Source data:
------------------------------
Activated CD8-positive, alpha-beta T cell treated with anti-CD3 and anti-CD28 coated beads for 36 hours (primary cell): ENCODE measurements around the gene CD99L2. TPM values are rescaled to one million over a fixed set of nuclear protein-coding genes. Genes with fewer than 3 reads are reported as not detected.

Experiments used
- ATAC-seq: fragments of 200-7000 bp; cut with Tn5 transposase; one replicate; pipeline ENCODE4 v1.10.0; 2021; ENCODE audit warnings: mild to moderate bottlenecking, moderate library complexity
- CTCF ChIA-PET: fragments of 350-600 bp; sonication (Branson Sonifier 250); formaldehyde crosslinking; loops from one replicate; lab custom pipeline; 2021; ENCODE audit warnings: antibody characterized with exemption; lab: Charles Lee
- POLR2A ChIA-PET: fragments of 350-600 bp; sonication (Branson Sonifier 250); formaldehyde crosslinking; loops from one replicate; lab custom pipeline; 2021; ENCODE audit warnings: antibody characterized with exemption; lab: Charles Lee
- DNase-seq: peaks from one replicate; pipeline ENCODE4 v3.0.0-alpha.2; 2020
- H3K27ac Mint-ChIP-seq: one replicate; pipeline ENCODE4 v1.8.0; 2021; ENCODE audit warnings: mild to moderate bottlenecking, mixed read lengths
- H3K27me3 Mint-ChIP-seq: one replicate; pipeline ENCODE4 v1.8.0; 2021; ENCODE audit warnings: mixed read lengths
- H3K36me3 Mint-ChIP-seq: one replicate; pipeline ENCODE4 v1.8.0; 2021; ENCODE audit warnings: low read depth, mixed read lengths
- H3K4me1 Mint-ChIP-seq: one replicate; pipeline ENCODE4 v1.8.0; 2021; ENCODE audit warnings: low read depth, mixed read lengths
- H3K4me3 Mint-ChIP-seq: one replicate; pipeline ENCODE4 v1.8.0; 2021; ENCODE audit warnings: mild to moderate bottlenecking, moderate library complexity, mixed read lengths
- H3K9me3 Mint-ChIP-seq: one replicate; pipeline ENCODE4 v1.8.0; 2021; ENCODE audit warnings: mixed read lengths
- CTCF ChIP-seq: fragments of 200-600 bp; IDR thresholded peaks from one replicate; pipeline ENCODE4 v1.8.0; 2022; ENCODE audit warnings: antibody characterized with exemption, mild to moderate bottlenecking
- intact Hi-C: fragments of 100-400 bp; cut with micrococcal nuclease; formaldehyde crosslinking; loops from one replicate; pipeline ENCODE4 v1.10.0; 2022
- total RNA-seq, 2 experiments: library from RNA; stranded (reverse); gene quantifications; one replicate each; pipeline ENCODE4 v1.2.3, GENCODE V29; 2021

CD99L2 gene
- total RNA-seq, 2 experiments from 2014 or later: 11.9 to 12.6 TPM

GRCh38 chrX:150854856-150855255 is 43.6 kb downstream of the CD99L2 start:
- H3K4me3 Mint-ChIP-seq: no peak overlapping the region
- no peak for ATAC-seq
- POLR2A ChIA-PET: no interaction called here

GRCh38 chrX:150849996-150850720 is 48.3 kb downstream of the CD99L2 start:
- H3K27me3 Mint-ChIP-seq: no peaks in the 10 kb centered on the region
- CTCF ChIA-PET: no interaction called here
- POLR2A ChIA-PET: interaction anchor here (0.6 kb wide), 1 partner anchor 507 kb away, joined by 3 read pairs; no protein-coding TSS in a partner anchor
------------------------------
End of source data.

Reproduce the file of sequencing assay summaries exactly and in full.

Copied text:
Activated CD8-positive, alpha-beta T cell treated with anti-CD3 and anti-CD28 coated beads for 36 hours (primary cell): ENCODE measurements around the gene CD99L2. TPM values are rescaled to one million over a fixed set of nuclear protein-coding genes. Genes with fewer than 3 reads are reported as not detected.

Experiments used
- ATAC-seq: fragments of 200-7000 bp; cut with Tn5 transposase; one replicate; pipeline ENCODE4 v1.10.0; 2021; ENCODE audit warnings: mild to moderate bottlenecking, moderate library complexity
- CTCF ChIA-PET: fragments of 350-600 bp; sonication (Branson Sonifier 250); formaldehyde crosslinking; loops from one replicate; lab custom pipeline; 2021; ENCODE audit warnings: antibody characterized with exemption; lab: Charles Lee
- POLR2A ChIA-PET: fragments of 350-600 bp; sonication (Branson Sonifier 250); formaldehyde crosslinking; loops from one replicate; lab custom pipeline; 2021; ENCODE audit warnings: antibody characterized with exemption; lab: Charles Lee
- DNase-seq: peaks from one replicate; pipeline ENCODE4 v3.0.0-alpha.2; 2020
- H3K27ac Mint-ChIP-seq: one replicate; pipeline ENCODE4 v1.8.0; 2021; ENCODE audit warnings: mild to moderate bottlenecking, mixed read lengths
- H3K27me3 Mint-ChIP-seq: one replicate; pipeline ENCODE4 v1.8.0; 2021; ENCODE audit warnings: mixed read lengths
- H3K36me3 Mint-ChIP-seq: one replicate; pipeline ENCODE4 v1.8.0; 2021; ENCODE audit warnings: low read depth, mixed read lengths
- H3K4me1 Mint-ChIP-seq: one replicate; pipeline ENCODE4 v1.8.0; 2021; ENCODE audit warnings: low read depth, mixed read lengths
- H3K4me3 Mint-ChIP-seq: one replicate; pipeline ENCODE4 v1.8.0; 2021; ENCODE audit warnings: mild to moderate bottlenecking, moderate library complexity, mixed read lengths
- H3K9me3 Mint-ChIP-seq: one replicate; pipeline ENCODE4 v1.8.0; 2021; ENCODE audit warnings: mixed read lengths
- CTCF ChIP-seq: fragments of 200-600 bp; IDR thresholded peaks from one replicate; pipeline ENCODE4 v1.8.0; 2022; ENCODE audit warnings: antibody characterized with exemption, mild to moderate bottlenecking
- intact Hi-C: fragments of 100-400 bp; cut with micrococcal nuclease; formaldehyde crosslinking; loops from one replicate; pipeline ENCODE4 v1.10.0; 2022
- total RNA-seq, 2 experiments: library from RNA; stranded (reverse); gene quantifications; one replicate each; pipeline ENCODE4 v1.2.3, GENCODE V29; 2021

CD99L2 gene
- total RNA-seq, 2 experiments from 2014 or later: 11.9 to 12.6 TPM

GRCh38 chrX:150854856-150855255 is 43.6 kb downstream of the CD99L2 start:
- H3K4me3 Mint-ChIP-seq: no peak overlapping the region
- no peak for ATAC-seq
- POLR2A ChIA-PET: no interaction called here

GRCh38 chrX:150849996-150850720 is 48.3 kb downstream of the CD99L2 start:
- H3K27me3 Mint-ChIP-seq: no peaks in the 10 kb centered on the region
- CTCF ChIA-PET: no interaction called here
- POLR2A ChIA-PET: interaction anchor here (0.6 kb wide), 1 partner anchor 507 kb away, joined by 3 read pairs; no protein-coding TSS in a partner anchor